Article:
Knowledge reuse

How does knowledge reuse affect KEDE calculation?

Knowledge reuse in software development

“The defining characteristics of good reuse is not the reuse of software per se, but the reuse of human problem-solving“[4].

During software development developers deal with growing amounts of knowledge. Knowledge in software development can be explicit, in the form of a code and artifacts. It can also be tacit.

This knowledge is a valuable asset and as every asset can be reused. This is all to reduce time and cost.

Knowledge reuse is more than code reuse. When we reuse code, we can build a bigger system at the same level of effort, since we can borrow the knowledge without having to learn it for ourselves.

When considering the reusable assets most often is code reuse. But there are other assets that can be reusable[6]:

  • Algorithms: Algorithmic reuse is the reuse of algorithms as a solution every time for the same type of problems that occur.
  • Architecture: The architecture is an organizational structure of a system or component.
  • Data: Data reuse in a particular project makes it easier to achieve continuous processes improvement or in improving the development process. Data in the sense, an experience that is recorded during the previous projects.
  • Design: The key to reusing design is to use the models to capture design knowledge and facilitate the early analysis of system properties.
  • Documentation: A document may contain important information of a project and can be reused for similar projects or next version of the project. Generally new documents are designed which often share features of the old ones.
  • Estimation Template: For estimating the new project in order to forecaster what it takes to successfully complete it,
  • Human Interface: An interface enables information to be passed between a human user and hardware or software components of a computer system
  • Business Domain Knowledge generated during the software development process can be a valuable asset for a software company.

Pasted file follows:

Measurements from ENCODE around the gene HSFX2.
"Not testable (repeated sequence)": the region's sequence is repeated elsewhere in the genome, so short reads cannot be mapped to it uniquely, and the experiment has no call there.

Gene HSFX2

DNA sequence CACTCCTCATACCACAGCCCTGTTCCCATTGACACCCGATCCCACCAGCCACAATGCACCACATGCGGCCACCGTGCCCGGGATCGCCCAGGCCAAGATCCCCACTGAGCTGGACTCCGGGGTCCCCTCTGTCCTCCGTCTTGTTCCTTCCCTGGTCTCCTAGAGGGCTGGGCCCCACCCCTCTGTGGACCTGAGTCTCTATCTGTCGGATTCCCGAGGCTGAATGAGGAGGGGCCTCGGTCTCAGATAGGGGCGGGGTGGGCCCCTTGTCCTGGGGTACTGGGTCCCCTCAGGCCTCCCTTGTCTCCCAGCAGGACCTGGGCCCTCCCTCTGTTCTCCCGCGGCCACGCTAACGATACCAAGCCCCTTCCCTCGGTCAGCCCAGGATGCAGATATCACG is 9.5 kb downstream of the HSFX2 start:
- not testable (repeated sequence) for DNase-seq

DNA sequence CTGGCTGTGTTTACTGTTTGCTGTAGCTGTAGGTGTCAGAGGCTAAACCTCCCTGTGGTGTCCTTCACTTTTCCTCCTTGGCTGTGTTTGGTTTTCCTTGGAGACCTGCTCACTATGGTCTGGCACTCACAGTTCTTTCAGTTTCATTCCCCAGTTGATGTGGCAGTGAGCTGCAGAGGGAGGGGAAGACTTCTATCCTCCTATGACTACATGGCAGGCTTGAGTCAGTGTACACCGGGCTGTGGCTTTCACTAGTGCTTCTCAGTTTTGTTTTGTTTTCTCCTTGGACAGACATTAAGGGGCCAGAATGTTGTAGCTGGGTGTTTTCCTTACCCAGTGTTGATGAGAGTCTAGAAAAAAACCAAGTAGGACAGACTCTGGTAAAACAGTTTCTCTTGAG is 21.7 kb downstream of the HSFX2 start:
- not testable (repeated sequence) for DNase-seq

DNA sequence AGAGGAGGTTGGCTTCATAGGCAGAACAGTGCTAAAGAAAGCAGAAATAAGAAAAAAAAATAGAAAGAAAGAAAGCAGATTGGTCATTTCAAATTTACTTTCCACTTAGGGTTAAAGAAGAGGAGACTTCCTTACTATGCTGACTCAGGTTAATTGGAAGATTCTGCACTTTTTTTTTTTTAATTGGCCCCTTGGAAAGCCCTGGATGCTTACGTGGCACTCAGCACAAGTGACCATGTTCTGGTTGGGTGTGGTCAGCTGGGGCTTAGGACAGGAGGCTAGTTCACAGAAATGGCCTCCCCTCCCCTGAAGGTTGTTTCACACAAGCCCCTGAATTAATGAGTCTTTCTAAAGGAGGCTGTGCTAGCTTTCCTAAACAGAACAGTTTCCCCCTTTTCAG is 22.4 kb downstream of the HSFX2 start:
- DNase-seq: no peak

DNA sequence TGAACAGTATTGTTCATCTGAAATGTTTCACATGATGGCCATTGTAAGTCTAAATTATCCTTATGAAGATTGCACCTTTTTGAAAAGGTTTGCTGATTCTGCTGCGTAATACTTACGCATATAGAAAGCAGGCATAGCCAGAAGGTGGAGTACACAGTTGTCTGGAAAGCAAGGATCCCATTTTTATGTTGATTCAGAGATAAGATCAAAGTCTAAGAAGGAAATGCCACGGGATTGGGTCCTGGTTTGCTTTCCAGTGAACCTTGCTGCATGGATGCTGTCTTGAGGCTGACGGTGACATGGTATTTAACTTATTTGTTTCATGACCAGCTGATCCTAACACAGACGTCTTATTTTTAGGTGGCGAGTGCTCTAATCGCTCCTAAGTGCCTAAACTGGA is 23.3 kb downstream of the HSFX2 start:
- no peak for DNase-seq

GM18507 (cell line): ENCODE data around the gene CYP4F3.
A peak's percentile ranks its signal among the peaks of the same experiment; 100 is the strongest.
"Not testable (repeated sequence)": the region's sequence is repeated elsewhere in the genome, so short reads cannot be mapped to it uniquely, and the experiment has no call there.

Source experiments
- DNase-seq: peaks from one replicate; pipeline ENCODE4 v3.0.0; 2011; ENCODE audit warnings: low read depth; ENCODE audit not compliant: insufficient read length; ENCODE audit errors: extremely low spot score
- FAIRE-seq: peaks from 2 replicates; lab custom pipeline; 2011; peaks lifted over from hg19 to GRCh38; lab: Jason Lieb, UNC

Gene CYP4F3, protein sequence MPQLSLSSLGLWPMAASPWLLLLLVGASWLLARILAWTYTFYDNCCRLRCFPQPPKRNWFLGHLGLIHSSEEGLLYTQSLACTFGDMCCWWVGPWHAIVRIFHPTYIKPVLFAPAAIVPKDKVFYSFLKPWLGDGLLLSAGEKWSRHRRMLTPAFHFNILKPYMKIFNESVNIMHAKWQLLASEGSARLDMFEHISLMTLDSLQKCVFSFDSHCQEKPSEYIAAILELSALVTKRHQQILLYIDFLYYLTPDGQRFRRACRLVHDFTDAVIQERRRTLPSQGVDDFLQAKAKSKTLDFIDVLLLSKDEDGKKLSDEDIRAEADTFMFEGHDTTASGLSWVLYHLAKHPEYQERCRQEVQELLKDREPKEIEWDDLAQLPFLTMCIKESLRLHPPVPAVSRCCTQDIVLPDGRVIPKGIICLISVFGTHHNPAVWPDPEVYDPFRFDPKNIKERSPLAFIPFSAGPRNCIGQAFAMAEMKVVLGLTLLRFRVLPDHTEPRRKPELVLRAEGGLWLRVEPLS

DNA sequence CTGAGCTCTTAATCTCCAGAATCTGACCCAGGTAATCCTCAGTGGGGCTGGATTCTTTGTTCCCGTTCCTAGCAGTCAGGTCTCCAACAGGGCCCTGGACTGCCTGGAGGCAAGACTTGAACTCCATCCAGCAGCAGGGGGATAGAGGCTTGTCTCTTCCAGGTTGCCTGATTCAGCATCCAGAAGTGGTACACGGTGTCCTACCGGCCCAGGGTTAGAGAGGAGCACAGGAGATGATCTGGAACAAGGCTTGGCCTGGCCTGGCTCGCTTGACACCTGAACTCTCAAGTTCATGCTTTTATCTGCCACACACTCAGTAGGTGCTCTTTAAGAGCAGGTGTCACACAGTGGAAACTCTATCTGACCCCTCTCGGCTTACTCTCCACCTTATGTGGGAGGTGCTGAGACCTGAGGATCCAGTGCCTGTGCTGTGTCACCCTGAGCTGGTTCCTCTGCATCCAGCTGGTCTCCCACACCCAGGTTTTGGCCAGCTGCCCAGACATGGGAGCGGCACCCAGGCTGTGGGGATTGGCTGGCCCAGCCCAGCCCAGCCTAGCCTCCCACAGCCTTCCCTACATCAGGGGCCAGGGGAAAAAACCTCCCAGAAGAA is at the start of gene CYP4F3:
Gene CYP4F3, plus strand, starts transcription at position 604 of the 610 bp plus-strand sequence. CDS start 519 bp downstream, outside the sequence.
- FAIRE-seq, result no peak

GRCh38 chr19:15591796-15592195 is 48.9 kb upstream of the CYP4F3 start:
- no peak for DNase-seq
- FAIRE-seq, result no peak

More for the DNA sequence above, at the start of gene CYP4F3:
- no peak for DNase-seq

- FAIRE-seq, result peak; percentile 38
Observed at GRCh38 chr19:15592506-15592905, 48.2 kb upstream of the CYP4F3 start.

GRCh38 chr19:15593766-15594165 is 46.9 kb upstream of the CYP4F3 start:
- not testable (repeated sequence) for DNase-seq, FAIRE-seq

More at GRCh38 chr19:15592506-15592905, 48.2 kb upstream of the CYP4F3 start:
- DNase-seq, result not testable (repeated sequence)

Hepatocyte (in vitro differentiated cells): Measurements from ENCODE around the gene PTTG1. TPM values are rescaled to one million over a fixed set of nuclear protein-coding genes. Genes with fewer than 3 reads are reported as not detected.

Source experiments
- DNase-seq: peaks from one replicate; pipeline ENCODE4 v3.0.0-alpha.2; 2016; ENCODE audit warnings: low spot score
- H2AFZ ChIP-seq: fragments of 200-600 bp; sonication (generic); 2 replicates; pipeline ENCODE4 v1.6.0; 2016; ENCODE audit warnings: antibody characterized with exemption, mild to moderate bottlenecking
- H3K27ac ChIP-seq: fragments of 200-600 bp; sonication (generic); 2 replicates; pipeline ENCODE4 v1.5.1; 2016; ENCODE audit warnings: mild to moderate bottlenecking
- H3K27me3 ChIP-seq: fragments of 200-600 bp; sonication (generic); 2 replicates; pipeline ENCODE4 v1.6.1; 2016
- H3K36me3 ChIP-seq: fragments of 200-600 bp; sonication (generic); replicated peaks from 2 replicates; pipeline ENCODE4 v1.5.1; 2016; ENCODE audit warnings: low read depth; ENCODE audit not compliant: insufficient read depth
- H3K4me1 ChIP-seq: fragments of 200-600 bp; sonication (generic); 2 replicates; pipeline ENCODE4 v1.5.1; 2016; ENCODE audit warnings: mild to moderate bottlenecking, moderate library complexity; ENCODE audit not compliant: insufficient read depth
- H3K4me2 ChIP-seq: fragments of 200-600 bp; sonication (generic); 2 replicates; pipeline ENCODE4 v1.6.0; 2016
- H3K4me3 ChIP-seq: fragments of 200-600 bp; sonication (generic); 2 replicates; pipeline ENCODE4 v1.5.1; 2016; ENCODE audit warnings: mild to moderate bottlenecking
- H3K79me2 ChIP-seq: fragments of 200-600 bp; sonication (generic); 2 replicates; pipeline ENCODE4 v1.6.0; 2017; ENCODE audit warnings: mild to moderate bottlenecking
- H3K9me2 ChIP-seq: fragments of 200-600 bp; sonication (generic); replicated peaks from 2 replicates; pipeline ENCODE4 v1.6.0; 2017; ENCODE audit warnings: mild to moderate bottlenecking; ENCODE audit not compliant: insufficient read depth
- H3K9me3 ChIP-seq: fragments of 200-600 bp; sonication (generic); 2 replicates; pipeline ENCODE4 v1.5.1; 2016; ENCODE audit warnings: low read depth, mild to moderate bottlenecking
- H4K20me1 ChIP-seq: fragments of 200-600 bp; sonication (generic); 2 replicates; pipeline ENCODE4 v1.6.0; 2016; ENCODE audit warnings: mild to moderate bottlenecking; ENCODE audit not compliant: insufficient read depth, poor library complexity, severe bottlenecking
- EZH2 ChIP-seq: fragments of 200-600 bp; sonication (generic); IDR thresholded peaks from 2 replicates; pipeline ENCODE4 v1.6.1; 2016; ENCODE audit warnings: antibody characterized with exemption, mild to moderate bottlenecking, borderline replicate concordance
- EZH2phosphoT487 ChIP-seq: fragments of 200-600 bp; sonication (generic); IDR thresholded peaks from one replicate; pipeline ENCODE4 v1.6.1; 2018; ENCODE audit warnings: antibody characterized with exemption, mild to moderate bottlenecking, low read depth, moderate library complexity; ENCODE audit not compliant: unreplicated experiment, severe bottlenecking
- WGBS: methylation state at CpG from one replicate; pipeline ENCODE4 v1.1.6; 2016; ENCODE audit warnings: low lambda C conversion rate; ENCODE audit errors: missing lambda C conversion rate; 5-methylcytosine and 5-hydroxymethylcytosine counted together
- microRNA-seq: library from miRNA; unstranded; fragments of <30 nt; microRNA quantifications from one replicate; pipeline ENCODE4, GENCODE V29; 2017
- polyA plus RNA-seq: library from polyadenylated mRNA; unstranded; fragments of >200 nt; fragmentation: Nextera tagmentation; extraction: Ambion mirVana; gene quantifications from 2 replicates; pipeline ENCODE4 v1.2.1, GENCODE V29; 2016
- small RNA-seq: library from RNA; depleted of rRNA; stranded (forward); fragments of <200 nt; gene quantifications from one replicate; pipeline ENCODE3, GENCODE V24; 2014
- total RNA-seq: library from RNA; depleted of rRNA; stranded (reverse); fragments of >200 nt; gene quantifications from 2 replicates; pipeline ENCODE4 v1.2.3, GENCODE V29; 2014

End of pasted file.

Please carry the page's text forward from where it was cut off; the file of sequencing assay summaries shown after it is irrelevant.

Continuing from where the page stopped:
• Models: A model can depict critical solutions and insights to a problem and hence it can be considered as an asset for an organization. A pattern which explains a recurring problem and solutions to those recurring problems can be expressed as a model. A model is a type of asset which may or may not implement a pattern specification.
  • Modules: Module is a file that contains instructions. "Module" implies a single executable file that is only a part of the application, such as a Linux library.
  • Plans: Plans mean project plans. The parts of the old plans can be reused by the planner for the new versions.
  • Requirements: A condition or capability that must be met or possessed by a system or system component to satisfy a contract, standard, specification, or other formally imposed documents.
  • Service Contracts: Service contract is an agreement between developers/designers and the user of the reusable asset. This is also called reuse contracts. The service contracts acts as an interface for the reusers of an asset. The service contract helps us in guiding how a software asset can be reused, how and why the asset is being reused. This information can be helpful in predicting where and how the system can be tested, what problems might occur and how to rectify the problem, after the system is evolved.
  • Test Case/ Test Design: Test cases that are developed for the previous projects can be reused for the next project and so on. They can be reused many times for different projects belonging to the same family.